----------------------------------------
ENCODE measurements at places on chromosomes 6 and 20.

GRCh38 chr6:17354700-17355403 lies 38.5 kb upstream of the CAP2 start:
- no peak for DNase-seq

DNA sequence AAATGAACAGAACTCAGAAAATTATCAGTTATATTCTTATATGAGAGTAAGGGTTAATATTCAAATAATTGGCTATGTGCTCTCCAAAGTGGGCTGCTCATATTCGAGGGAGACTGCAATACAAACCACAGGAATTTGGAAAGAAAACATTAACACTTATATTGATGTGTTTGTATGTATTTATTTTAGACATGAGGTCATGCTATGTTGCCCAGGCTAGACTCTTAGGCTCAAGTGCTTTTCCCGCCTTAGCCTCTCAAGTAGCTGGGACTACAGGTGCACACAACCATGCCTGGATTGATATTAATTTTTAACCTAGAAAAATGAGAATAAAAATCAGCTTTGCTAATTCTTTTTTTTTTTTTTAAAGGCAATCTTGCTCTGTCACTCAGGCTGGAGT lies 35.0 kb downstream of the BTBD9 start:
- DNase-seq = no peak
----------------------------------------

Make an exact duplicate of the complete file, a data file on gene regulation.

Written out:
ENCODE measurements at places on chromosomes 6 and 20.

GRCh38 chr6:17354700-17355403 lies 38.5 kb upstream of the CAP2 start:
- no peak for DNase-seq

DNA sequence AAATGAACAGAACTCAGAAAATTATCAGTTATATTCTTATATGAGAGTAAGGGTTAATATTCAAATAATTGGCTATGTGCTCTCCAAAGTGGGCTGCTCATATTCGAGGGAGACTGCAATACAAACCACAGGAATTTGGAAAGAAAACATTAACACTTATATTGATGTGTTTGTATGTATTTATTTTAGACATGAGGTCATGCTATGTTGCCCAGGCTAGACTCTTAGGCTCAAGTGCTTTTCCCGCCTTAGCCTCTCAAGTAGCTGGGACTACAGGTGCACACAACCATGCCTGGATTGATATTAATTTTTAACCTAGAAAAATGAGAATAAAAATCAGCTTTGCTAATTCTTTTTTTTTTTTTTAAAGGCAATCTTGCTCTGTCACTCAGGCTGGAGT lies 35.0 kb downstream of the BTBD9 start:
- DNase-seq = no peak